Assets, liabilities and equity are included in the financial statement presentation at appropriate amounts, and all valuation adjustments are properly recorded in accordance with the financial reporting framework being used.  Measurement of valuation can either be: fair value, historical cost, present value or a method of allocation of joint costs.  Procedures to verify this could be comparing market data to ensure inventory does not require a write down, or evaluating the collectibility of receivables greater than 90 days – asking the question: is it really collectible?

Once you understand what the assertions are, the next challenging part is identifying which assertion addresses the real risk, because remember, all balance sheet assertions have: existence, rights and obligations, completeness and valuation and allocation assertions, and all income statement items have occurrence, completeness, accuracy, cutoff and classification assertions!

Again, remember these assertions are all in your CICA Handbook and can be referenced during your practice exams and in a pinch, even during the UFE! However, if you’re getting started now, procedures will be second nature to you.


Creating good procedures on the UFE

Continuing from yesterday, today we put the P in RAMP and cover one of the most important aspects of assurance which is creating good procedures.


Procedures are often the most critical part of your audit planning memo and most often specifically asked for so you’ll have to get good at these. I felt like the 2010 UFE was full of procedures. With procedures you want to focus on the key risk areas in the simulation which is related to audit risk and also often related to accounting issues in the simulation. Here are some things that a good procedure will cover off.

  • Specify how to audit the risk – you’ll need to give a specific procedures to be performed (i.e. inventory count, reconciliation, send out confirmations, etc.) The more specific and non-generic the better. Include specific steps such as observing an inventory count, match x to y, and so forth. These must be very specific to your simulation and shouldn’t be generic. Specificity is the key with procedures so make sure to specify what the overall procedure is (i.e. inventory count) and then some additional detail related to the case (such as for example: by weighing a number of widgets in each crate and multiplying it against an average weight).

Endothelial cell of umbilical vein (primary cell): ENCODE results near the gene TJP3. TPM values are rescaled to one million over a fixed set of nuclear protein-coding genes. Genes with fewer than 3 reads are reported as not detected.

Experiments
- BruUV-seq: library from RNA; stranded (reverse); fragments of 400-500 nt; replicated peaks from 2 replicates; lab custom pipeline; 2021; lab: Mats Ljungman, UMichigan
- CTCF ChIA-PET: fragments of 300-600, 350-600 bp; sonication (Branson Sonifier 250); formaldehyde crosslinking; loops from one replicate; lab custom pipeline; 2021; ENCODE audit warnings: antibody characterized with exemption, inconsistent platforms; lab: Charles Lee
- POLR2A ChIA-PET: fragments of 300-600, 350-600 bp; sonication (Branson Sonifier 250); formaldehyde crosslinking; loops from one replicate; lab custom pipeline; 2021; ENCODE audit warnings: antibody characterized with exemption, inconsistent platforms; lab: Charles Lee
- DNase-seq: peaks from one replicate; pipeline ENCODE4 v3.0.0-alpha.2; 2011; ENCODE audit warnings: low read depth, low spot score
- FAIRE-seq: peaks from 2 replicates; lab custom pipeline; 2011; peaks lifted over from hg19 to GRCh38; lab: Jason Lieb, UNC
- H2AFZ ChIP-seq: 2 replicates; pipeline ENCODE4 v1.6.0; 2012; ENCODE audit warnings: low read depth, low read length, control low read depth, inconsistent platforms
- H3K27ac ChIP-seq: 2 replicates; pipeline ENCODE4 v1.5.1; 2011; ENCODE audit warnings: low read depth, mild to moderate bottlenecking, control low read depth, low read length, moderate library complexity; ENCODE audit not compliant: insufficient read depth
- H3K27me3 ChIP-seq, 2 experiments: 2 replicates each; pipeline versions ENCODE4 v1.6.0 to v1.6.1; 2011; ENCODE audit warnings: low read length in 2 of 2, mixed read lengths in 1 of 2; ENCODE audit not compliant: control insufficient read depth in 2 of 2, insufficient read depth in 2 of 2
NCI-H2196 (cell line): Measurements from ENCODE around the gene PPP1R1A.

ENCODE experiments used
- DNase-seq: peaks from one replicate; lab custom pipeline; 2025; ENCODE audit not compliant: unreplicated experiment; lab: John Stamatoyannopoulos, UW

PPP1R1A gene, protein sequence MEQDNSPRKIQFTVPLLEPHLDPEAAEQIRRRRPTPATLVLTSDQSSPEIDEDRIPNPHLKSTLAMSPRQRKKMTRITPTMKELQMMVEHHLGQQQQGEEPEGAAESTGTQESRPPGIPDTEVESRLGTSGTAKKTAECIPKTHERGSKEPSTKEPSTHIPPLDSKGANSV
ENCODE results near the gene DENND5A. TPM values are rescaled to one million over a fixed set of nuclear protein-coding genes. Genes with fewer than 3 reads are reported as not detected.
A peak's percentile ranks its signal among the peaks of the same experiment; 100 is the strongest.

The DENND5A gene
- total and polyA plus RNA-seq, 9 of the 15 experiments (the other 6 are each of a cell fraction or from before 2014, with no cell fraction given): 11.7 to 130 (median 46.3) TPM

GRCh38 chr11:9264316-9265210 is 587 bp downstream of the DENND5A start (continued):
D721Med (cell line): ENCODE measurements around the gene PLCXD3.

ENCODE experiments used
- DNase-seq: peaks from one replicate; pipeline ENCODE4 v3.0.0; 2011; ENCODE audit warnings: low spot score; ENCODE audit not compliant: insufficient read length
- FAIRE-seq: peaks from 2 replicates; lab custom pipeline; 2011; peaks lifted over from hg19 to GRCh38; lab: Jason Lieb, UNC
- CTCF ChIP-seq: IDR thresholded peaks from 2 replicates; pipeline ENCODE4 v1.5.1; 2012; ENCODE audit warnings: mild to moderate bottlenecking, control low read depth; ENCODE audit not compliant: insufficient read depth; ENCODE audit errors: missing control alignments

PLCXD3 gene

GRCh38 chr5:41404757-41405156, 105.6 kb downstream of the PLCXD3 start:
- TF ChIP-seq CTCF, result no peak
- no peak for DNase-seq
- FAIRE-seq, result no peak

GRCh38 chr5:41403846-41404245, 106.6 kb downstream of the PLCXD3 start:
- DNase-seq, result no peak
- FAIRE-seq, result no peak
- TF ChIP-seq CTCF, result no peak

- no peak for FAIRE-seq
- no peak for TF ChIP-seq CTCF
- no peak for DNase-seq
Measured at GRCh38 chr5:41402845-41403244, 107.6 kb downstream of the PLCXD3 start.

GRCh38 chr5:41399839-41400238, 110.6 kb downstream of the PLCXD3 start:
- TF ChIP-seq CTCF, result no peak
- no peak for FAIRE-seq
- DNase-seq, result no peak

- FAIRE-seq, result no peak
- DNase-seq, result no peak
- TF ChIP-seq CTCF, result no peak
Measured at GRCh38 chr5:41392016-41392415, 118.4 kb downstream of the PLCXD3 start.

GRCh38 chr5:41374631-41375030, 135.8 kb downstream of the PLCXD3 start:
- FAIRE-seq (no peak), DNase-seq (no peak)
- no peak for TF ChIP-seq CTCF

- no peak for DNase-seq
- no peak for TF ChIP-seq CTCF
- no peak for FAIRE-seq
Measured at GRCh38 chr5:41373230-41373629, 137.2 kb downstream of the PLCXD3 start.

• Specify why you are testing this area, why is it a key risk area? This could be covered off in audit risk as well.
  • Specify what assertion you are testing – Make sure this makes sense, doing an inventory count might be great for existence or completeness but probably poor for accuracy and occurrence. It’s important you understand the assertions and what they mean so that your procedure makes sense.

You’ll want to try and give a good procedure for each risk if possible and, again, the number of procedures to shoot for in many cases is 3-4 valid procedures, but obviously use your judgment and experience in determining how many to write.

One additional insight about what the Evaluation Board expects from procedures can be found on page 8 in the 2010 UFE Report.

Candidates are encouraged to always consider the effectiveness of the procedures they provide. Procedures should address the risk area identified. In addition, when presenting an audit plan to an audit committee or a client, candidates should explain why the procedure is necessary, in other words, how it would successfully address the client’s assurance needs.


Last thing: with all of the above, I want to stress that it’s important to use case facts often and clearly when discussing each element. Generic discussion or knowledge “dumps” are seldom rewarded on the UFE so get in the habit early of using lots of case facts in your discussions.

What kind of trouble are you having with procedures?